A friend of mine worked for several years in Slovakia for the National Democratic Institute, spreading the good news about democracy. Last year, when things got nasty in Belarus—protests crushed, opposition politicians jailed, reporters beaten for covering this—my friend became nostalgic, worried. He was right to worry. Alexander Lukashenko won another election “victory” through intimidation and fraud, perhaps his last such theft, but still. At the height of it all, I asked my friend whether Russia was the democracy movement’s next stop. I succeeded only in depressing him. “Russia’s pretty big,” he said. But the about that
thing democracy champions do not always count the odds. Which is why bands of protesters have been standing up to police in Moscow and St. Petersburg, knowing their confrontations must end, as they did last weekend, under the cudgel and the jackboot. The detainees included Maria Gaidar, the daughter of a former prime minister, and, briefly, chess master Garry Kasparov, who has become a ringleader of the opposition to Vladimir Putin’s regime.
Putin is preparing to designate a successor who will inherit the police, security and captive-media machine that will ensure his victory in next year’s “elections.” The Russian state bears less and less resemblance to democracy. The democratic opposition has powerful friends in Washington and elsewhere, but it cannot win. Surely it cannot win. It will try anyway.
The rest of us could use a guidebook to the events ahead. Along comes Mark MacKinnon, the former Moscow bureau chief for the Globe and Mad, with his first book, The New Cold War: Revolutions, Rigged Elections and Pipeline Politics in the Former Soviet Union. It’s an ambitious if flawed work, connecting the dots between a string of democratic revolutions in Serbia, Georgia, Ukraine and Kyrgyzstan to demonstrate the Western money and organizational muscle that helped each of them happen. These organizations include the National Endowment for Democracy, founded in 1982 by Ronald Reagan and funded by the U.S. Congress; the Democratic party’s international wing, the National Democratic Institute, and its Republican counterpart, the International Republican Institute; and the various NGOs funded by the billionaire philanthropist George Soros. The influence of these groups, active for decades, became obvious during the 2004 Orange Revolution in Ukraine. For MacKinnon, they represent the Western front in... well, a new cold war.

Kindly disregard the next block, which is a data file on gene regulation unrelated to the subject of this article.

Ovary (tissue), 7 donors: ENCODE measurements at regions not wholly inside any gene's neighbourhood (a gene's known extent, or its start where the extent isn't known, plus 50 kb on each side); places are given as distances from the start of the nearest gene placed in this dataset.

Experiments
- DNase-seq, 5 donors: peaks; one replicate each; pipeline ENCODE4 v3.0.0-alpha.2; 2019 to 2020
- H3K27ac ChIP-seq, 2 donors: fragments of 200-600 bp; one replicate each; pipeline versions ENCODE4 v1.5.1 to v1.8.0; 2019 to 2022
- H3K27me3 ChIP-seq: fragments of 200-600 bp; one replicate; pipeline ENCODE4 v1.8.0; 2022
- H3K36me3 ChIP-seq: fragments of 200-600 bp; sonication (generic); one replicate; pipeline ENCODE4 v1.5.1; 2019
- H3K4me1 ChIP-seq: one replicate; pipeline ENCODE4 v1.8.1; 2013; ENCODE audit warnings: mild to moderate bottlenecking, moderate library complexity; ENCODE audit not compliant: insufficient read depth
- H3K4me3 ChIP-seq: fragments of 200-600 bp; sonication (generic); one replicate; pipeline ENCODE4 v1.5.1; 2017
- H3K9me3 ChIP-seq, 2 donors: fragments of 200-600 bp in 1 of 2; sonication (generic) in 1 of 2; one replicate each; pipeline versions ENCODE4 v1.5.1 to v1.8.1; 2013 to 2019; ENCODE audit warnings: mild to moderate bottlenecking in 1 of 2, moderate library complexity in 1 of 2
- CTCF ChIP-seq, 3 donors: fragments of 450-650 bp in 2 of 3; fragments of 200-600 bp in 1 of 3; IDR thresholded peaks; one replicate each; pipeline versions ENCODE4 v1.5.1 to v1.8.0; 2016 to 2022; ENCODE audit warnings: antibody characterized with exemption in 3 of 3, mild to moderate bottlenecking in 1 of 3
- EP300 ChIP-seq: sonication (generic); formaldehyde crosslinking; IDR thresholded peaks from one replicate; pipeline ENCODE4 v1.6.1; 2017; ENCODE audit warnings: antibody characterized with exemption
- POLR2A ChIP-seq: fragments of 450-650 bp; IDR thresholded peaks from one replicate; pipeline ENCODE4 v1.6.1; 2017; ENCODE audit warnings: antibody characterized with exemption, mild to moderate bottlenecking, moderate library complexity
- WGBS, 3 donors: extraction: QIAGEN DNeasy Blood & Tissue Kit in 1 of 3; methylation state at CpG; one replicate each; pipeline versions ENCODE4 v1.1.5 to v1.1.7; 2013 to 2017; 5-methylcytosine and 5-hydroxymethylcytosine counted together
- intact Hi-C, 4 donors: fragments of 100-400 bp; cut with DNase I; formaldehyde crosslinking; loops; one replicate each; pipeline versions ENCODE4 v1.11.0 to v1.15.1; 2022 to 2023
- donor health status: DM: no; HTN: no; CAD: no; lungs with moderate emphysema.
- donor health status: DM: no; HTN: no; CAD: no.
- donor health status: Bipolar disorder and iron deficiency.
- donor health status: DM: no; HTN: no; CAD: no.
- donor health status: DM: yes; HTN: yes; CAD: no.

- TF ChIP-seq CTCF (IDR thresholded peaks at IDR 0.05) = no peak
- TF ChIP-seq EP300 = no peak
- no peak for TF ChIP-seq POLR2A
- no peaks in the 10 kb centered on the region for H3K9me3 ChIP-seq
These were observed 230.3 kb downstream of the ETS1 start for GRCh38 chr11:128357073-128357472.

I don’t see the democracy people doing a lot of bombing or beating à la Russian thugs
“Just a decade after the fall of the Berlin Wall,” he writes, “Washington and Moscow were back at odds, again fighting tooth and nail in an undeclared battle that would bring down at least four governments and influence the development of two major oil pipelines over the course of Putin’s presidency.” The first Cold War was “fought on such far-flung battlefields as Angola and Vietnam,” he adds. This one is happening in Moscow’s backyard. But MacKinnon senses—and in my opinion, seriously exaggerates—a similarity of manner and morality between the two factions. On one side, the U.S., “once again donning the cloak of defending ‘freedom’ and individual liberties”; on the other, Putin’s Russia, “with Kremlin officials occasionally pining openly for an outright return to the Communist system of days past.” This new war, MacKinnon writes, is “as much about competing commercial interests” as it is “about political systems or ideologies.”
With that, MacKinnon goes racing all over the region, from Belgrade to Kiev to Tbilisi to Lukashenko’s grim and terrified Minsk, where the author is awakened in the night by an ominous pounding at the door of his borrowed apartment. He does well not to answer; the same night, another reporter is lured into a fight outside his own apartment by another goon squad, beaten severely, then arrested for hooliganism.
Which points up the book’s central problem. MacKinnon is so eager to paint the struggle for democracy as a power game that he discounts the evidence of his own eyes and his own formidable reporting in weighing the two sides’ morality. The book opens with agents of Russia’s Federal Security Service planting a massive apartment bomb designed to look like the work of Chechen terrorists in the town of Ryazan in 1999Belarusian thugs come for MacKinnon in the night. I don’t see the NDI doing a lot of covert bombing or beating. So it’s not moral sophistication, but a moral failure on MacKinnon’s part to throw up his hands and say it’s all much of a muchness and ordinary people are “caught in the middle.”
ON THE WEB: For more Paul Wells, visit his blog at www.macleans.ca/inklesswells
Fortunately MacKinnon’s subjects understand what is happening. “Do I think the CIA used us?” Sinisa Sikman, a Serbian democracy activist who later trained activists in Belarus and Ukraine, asks. “Well, maybe we used the CIA for our own interests. If the CIA wanted to bring down Milosevic, and I, who grew up here, wanted to bring down Milosevic, who do you think enjoyed it more?” M
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